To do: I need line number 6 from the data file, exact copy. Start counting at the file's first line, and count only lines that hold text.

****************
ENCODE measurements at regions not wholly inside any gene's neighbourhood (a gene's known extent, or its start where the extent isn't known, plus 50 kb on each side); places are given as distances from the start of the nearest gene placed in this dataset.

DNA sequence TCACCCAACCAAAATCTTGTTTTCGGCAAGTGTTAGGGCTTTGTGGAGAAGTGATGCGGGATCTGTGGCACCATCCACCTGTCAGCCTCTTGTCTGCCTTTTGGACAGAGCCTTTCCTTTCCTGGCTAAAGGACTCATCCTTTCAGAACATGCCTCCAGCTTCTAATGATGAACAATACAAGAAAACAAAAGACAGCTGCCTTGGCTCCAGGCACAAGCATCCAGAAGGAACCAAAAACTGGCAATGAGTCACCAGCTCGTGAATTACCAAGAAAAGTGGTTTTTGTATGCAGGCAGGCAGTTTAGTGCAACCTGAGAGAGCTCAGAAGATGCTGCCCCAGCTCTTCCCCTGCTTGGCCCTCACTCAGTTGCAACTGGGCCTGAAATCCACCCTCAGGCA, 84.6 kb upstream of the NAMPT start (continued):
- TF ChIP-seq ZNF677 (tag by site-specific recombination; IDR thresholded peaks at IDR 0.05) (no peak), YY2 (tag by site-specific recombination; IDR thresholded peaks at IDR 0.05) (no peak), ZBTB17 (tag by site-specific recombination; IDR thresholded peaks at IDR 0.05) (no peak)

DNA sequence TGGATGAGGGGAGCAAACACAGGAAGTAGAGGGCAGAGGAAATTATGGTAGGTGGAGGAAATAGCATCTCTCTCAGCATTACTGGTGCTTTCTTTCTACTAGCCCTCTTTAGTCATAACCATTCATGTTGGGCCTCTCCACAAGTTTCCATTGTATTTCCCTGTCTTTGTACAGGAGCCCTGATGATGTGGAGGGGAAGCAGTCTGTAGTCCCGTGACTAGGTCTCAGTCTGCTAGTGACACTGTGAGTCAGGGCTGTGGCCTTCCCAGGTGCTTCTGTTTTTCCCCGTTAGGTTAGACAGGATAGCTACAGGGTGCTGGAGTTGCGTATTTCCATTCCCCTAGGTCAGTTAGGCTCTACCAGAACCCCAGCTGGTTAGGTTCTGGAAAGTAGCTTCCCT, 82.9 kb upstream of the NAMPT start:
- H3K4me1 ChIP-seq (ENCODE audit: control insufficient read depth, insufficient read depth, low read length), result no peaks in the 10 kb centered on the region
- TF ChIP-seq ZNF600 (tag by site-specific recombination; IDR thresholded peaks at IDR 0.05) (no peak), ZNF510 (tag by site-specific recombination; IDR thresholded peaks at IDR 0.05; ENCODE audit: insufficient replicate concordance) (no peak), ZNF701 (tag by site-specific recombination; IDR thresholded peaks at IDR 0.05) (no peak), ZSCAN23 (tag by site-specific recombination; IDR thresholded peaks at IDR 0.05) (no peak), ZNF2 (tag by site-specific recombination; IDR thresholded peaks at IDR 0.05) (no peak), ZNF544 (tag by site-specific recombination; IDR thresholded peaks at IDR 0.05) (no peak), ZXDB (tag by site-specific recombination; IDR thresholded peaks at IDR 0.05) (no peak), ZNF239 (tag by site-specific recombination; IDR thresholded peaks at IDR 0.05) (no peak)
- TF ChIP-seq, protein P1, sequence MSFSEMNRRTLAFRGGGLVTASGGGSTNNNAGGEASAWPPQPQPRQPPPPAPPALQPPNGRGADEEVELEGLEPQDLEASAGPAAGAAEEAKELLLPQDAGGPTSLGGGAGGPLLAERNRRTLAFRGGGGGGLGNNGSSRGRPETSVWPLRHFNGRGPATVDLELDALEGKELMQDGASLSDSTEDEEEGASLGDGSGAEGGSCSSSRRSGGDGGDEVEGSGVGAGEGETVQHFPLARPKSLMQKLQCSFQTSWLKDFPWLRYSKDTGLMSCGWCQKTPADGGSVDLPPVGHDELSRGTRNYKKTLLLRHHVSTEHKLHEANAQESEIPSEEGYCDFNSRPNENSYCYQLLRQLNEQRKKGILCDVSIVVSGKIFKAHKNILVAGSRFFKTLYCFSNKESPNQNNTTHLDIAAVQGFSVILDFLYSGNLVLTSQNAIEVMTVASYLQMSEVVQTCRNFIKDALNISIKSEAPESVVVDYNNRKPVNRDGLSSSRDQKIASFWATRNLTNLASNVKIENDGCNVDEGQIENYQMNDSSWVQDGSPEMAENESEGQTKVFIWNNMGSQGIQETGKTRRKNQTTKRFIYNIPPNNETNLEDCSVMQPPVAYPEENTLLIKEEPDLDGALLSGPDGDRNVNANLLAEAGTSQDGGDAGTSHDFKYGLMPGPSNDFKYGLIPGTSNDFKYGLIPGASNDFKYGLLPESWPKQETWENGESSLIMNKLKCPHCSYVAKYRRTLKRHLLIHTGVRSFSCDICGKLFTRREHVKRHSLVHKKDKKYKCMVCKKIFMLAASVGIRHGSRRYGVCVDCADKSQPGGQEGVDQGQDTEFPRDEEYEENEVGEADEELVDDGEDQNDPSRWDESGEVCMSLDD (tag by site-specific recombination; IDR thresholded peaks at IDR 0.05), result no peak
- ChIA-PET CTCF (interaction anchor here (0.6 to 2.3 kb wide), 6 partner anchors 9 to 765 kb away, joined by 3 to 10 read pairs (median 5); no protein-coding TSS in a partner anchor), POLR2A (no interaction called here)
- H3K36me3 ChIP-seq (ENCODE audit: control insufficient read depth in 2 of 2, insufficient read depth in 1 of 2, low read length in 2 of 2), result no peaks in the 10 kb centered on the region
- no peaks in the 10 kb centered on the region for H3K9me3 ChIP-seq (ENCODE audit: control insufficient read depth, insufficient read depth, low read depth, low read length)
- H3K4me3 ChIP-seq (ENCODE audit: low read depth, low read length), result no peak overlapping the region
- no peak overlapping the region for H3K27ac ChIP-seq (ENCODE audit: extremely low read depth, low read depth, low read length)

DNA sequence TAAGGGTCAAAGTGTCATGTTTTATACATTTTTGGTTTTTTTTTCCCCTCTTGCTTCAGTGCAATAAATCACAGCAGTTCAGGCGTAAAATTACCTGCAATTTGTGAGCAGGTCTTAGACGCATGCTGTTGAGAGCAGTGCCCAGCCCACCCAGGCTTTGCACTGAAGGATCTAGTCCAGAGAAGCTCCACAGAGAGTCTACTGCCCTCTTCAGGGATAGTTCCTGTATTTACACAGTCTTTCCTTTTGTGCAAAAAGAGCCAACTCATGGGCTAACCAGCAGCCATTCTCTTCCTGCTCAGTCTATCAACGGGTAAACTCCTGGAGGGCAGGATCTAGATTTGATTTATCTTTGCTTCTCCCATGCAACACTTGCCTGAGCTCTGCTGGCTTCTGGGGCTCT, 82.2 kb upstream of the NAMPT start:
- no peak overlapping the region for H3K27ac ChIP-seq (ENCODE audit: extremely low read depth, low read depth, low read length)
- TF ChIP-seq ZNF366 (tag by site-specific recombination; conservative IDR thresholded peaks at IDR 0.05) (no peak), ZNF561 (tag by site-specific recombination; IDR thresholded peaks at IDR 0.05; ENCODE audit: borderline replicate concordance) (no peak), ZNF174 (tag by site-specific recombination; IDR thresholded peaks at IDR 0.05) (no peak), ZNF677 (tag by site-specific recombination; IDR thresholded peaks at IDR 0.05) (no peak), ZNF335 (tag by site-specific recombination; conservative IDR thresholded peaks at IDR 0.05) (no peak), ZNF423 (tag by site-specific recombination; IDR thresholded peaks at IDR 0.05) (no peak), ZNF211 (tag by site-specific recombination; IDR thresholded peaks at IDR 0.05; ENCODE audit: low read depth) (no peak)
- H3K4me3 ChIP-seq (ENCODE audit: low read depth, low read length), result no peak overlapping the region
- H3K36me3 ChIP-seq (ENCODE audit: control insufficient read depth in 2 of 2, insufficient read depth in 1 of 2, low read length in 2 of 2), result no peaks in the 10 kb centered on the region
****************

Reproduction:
- TF ChIP-seq ZNF600 (tag by site-specific recombination; IDR thresholded peaks at IDR 0.05) (no peak), ZNF510 (tag by site-specific recombination; IDR thresholded peaks at IDR 0.05; ENCODE audit: insufficient replicate concordance) (no peak), ZNF701 (tag by site-specific recombination; IDR thresholded peaks at IDR 0.05) (no peak), ZSCAN23 (tag by site-specific recombination; IDR thresholded peaks at IDR 0.05) (no peak), ZNF2 (tag by site-specific recombination; IDR thresholded peaks at IDR 0.05) (no peak), ZNF544 (tag by site-specific recombination; IDR thresholded peaks at IDR 0.05) (no peak), ZXDB (tag by site-specific recombination; IDR thresholded peaks at IDR 0.05) (no peak), ZNF239 (tag by site-specific recombination; IDR thresholded peaks at IDR 0.05) (no peak)